There’s something to be said for the virtue of patience. Strong, independent girls practice patience and restraint every day — they never act on the first wild impulse that comes their way. That way they’d be making out with the random, bearded man in the club corner, spending too much money on a bag that they won’t even like three weeks after they’ve blown their savings on it, and doing other potentially dangerous, potentially really stupid things. Strong, independent girls always wait and think things through. They’re always in control of their lives — as much as possible anyway — and do the things that will truly make them happy. They pay the rent, and save the Birkin bag purchase for when they’ve got enough that it’s a wild treat, not a one-way trip to being homeless on the streets.

7. They don’t let other people affect their confidence.

One of the fundamental things that a strong, independent girl does not do is let other people hold sway over her confidence and self-esteem. Your body is just fine the way it is, and the projections of perfection that the media brings about are harmful. Strong, independent girls do not let themselves become affected. They carry their heads high and no matter their shape, size, skin color, gender identity or form of self-expression, they own themselves. The things that make them stand out become their greatest assets. No strong, independent girl ever lets herself feel bad about being herself.

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8. They don’t neglect their physical needs.

One thing strong, independent girls never, ever do, is neglect their physiological needs and health. The fact is that your body needs sleep, needs water and food, and needs to unwind and relax. Neglecting these isn’t just stupid; it’s reckless, silly, and not something that a strong, independent girl does at all. Strong, independent girls get plenty of sleep; aside from being a biological imperative, it helps your mental health, concentration, healing factor, and makes your skin look amazing. These same girls drink plenty of water in order to stay hydrated and healthy, and eat as much and as healthily as they want without getting hung up on calories. These girls relax and unwind and let their mind restore itself so that it can be fighting fit the next day. Now then, that’s not so hard, is it?

9. They don’t have unrealistic expectations.

Having unrealistic expectations is one of the quickest ways to being an unhappy camper. Fortunately, if you’re a strong, independent girl, that’s not an issue for you as you have your expectations in check and are realistically optimistic about the future and what it’ll bring. There is a fine line between wishful thinking and thinking that some outlandish event or scenario will actually occur. Let’s face it, everyone has had a daydream fantasy of winning the lottery and retiring to the South of France with a luxury villa and Jennifer Lawrence and Lupita Nyong’o as speed-dial buddies. Strong, independent girls accept and enjoy these brief interludes but never let them truly affect their lives; they keep grounded and realistic, while never dampening down on their dreams and goals.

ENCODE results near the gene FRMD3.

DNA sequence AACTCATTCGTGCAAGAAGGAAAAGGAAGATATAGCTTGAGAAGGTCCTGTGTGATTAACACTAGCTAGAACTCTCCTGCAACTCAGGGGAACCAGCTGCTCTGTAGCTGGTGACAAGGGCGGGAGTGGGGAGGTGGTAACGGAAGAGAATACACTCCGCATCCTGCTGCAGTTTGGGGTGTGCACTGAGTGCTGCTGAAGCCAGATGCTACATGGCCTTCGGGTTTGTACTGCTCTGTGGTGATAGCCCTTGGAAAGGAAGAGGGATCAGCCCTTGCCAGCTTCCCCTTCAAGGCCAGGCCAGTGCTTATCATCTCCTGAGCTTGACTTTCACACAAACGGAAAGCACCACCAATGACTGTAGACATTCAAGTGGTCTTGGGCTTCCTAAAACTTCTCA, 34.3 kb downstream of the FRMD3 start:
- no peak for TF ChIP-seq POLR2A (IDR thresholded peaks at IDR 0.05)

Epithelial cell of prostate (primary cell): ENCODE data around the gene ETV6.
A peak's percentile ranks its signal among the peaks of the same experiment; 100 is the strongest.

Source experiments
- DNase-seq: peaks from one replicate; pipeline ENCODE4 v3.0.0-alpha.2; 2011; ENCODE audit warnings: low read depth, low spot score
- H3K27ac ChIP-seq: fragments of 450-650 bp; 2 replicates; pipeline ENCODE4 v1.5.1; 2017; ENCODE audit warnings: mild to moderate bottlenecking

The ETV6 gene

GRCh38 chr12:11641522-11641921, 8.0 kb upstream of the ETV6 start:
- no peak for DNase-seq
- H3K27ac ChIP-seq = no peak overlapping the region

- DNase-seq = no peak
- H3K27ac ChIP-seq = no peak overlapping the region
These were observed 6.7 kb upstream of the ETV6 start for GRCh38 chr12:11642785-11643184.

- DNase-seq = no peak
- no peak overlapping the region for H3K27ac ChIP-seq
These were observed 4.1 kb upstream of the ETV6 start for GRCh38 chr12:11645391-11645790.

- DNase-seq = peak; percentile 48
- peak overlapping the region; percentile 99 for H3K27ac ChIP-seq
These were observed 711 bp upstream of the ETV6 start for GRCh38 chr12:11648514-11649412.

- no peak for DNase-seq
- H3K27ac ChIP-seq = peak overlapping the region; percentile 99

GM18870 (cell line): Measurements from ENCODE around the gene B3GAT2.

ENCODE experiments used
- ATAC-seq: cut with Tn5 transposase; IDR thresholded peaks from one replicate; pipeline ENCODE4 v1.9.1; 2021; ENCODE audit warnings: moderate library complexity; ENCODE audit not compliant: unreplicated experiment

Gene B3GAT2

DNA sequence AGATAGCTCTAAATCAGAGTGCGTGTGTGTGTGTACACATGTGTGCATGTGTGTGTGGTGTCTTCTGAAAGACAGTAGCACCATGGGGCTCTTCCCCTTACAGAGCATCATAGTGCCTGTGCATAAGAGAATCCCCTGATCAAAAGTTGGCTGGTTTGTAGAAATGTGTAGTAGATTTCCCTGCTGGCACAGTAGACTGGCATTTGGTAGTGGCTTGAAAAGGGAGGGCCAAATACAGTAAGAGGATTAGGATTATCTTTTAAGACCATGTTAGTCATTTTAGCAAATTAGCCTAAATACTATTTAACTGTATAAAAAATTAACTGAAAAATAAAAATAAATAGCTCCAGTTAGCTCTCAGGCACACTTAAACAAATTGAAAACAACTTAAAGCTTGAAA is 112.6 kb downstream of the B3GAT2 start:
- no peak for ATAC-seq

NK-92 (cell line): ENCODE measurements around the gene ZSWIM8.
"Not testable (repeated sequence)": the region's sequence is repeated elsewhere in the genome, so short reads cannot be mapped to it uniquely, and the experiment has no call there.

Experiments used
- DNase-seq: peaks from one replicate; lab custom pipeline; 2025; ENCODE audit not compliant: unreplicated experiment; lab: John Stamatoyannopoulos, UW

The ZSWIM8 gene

10. They don’t stay in toxic relationships.

The law of attraction usually means that strong, independent girls should flock with other strong, independent girls and guys. However, sometimes they find themselves with other people who are dissatisfied, petty, angry, or just generally toxic. If you can’t work through things with your friends, then it’s time to cut the strings and let them go. Strong, independent girls never let the toxic actions of another person affect them — whether they’re a random coworker or a close friend — and often they allow the relationship to dissolve. Hanging around in a toxic friendship or relationship is never a good thing and is something strong, independent girls never do.

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11. They don’t let someone else dictate their relationships.

Most people are actively involved or interested in having or maintaining a romantic relationship. Strong, independent girls never let anyone else dictate or control their romantic relationships. They date until they find a partner worth investing their time, energy, and effort into. These women don’t entertain a partner who belittles them, disrespects them, or attempts to control every aspect of the relationship. They don’t have enough time to be dealing with the kind of people who try to confine their lives or control them in any way, shape or form.

12. They don’t lose control of their lives.